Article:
Form 4684: Casualties and Thefts
Form 4684 is an IRS form for reporting gains or losses from fatalities and thefts, which may be deducted for itemizing taxpayers. Fires, floods, and other disasters cause casualties. Losses are usually deductible in the tax year in which they occurred. If theft occurs, the tax year is the year of loss discovery.
Casualties and Theft Form 4684: Casualties and Thefts—Who Can File?
Please file Form 4684 for casualty or theft gains or losses. Form 4684 can be used to claim a loss for homeowners who were notified to demolish or move a structure after a federal disaster. These individuals might claim the pre- and post-event house value difference. The building authority must notify the owner within 120 days of the disaster area declaration.
Only losses to personal property due to a governmental disaster are deductible. This rule is waived for personal casualty gains by the IRS. In that situation, the taxpayer can balance earnings with casualty and theft losses unrelated to a government disaster. Taxpayers in federally declared disaster regions do not need to itemize deductions for Form 4684. Taxpayers cannot deduct personal injury expenditures on Form 4684.
IRS Form 4684 is online.
This form usually pertains to personal losses, not business property injuries and thefts.
After determining that your casualties or thefts qualify for a deduction, attach Form 4684 to your return or an amended return for a past claim. Complete Form 4684, Section D, to deduct federally designated disaster losses from the previous tax year.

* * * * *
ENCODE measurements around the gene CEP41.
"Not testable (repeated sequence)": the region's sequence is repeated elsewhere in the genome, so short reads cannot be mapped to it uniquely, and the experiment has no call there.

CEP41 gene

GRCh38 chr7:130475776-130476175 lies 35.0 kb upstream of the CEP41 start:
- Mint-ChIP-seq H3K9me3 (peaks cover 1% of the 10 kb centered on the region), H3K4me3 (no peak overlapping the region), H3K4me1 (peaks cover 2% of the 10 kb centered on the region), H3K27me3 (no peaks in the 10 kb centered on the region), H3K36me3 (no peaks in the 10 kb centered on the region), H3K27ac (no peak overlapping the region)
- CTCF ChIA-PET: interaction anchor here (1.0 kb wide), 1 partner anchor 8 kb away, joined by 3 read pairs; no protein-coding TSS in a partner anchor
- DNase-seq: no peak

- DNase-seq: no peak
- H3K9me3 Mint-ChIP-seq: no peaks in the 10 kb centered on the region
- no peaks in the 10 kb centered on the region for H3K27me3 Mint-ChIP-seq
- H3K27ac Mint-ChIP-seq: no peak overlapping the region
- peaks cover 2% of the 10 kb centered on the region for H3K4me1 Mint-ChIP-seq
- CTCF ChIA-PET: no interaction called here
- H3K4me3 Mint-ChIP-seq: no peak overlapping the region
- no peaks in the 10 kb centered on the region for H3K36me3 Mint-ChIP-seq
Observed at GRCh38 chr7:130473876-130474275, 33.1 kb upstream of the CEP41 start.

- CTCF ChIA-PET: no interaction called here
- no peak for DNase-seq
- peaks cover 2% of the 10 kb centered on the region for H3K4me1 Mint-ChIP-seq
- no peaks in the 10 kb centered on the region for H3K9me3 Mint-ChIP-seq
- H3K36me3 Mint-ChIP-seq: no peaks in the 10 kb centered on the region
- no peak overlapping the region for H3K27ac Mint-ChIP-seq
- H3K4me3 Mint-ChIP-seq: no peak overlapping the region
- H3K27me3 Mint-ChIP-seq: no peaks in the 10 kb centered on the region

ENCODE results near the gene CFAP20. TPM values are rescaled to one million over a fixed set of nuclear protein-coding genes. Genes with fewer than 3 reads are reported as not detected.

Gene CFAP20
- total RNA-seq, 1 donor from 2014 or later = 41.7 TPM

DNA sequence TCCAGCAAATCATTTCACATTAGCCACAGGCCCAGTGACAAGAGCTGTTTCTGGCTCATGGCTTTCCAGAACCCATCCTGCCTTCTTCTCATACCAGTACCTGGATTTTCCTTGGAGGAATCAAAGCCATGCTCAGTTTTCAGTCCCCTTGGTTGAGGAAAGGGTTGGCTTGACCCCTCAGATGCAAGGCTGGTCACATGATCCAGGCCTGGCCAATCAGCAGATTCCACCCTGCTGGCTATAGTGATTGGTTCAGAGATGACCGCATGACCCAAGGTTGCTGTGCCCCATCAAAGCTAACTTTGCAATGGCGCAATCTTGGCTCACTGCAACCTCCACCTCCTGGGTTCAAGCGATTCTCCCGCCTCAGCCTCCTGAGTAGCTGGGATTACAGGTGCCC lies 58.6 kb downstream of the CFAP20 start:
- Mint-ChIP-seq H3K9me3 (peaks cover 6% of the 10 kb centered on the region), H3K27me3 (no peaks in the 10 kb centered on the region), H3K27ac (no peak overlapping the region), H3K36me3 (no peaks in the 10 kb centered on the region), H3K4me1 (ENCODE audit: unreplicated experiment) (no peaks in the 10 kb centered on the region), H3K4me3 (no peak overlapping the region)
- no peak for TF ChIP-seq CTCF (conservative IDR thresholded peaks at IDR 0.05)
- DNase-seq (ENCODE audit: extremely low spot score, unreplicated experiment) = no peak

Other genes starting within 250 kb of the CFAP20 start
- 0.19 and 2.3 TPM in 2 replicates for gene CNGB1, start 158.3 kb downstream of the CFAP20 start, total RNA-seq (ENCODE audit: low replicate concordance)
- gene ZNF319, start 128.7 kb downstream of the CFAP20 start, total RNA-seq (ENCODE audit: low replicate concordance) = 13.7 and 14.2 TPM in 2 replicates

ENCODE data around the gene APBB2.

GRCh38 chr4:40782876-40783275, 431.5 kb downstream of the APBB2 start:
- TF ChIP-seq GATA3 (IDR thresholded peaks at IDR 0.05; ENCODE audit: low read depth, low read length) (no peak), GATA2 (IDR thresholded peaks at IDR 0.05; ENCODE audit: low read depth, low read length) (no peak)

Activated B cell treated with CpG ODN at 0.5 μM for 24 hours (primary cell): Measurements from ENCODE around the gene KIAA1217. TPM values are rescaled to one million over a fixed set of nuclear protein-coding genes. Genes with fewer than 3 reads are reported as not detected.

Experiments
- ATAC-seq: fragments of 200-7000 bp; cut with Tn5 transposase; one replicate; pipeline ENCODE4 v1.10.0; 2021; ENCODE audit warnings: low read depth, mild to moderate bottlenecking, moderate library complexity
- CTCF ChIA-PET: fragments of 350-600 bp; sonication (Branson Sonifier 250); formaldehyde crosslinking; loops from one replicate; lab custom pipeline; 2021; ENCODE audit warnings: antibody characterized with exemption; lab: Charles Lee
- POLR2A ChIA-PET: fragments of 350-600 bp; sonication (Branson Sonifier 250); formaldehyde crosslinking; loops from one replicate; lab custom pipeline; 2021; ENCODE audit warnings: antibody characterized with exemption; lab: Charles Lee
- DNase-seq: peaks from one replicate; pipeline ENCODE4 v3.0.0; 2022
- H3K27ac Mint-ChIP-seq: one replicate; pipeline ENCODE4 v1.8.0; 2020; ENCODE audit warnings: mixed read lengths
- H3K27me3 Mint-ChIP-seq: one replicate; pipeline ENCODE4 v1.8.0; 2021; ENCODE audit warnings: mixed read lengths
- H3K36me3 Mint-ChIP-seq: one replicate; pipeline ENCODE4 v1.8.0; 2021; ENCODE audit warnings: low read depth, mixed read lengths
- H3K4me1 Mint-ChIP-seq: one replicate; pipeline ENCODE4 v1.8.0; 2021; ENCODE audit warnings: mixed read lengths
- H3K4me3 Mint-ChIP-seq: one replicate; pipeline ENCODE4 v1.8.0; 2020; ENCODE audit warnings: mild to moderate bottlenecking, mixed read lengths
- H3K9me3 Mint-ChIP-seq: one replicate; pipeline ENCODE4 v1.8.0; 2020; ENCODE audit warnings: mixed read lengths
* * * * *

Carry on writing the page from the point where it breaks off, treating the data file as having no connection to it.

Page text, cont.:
Casualties and Theft Form 4684: Special Considerations
Form 4684 authorizes event-specific non-reimbursed losses. Deductible casualty losses must be sudden, unexpected, or extraordinary and occur during a federally declared catastrophe. Earthquakes, fires, floods, and storms cause casualties. Other disasters include vandalism, vehicle accidents, and shipwrecks. Assistance for persons experiencing losses from corrosive drywall and caustic pyrrhotite concrete is available.
Some bankrupt or insolvent financial institutions can lose deposits as a casualty. Losses from Ponzi schemes can be deducted in certain situations. Form 4684’s Section C covers financial loss deductions.
Damage alone may not be deductible as casualty loss. A termite infestation or mold and fungi invasion of a home is not a casualty loss because it is an ongoing process. Damages from an automobile collision are not deductible if the taxpayer was deliberately negligent.
Embezzlement and larceny are theft losses. If stealing is a crime in the state where the occurrence occurred and someone acted with criminal intent, these losses qualify. In some cases, fraud is theft. If illegal executive wrongdoing lowers a company’s stock price, damages may not be deductible. However, these losses may result in a capital loss, which can reduce taxable income or offset capital gains.
Federal Disaster Areas and Form 4684 (Casualties and Theft)
Section D of IRS Form 4684 covers federally declared disaster damages. Qualified disaster losses are deductible in the tax year they occur, unlike casualty losses. Federal disaster losses are deductible in the prior tax year and provide additional tax benefits. Losses must occur in geographically designated disaster zones to qualify.
According to the IRS, a “qualified disaster loss” for 2021 is a person’s casualty or theft of personal property due to a major disaster that the president declared between January 1, 2020, and February 25, 2021. To qualify, the major disaster must have occurred between December 28, 2019, and December 27, 2020 (inclusive). The considerable disaster incident period must terminate by January 26, 2021. However, this amendment does not cover losses from a significant disaster declared solely due to COVID-19.”
- Form 4684 is an IRS form for reporting losses or gains from federally declared disasters. It may be deductible for taxpayers who itemize deductions.
- Taxpayers in federally declared disaster regions do not need to itemize deductions for Form 4684.
- Any abrupt, unexpected, or uncommon event like a flood, storm, tornado, fire, earthquake, or volcanic eruption can damage, destroy, or cause you to lose your property.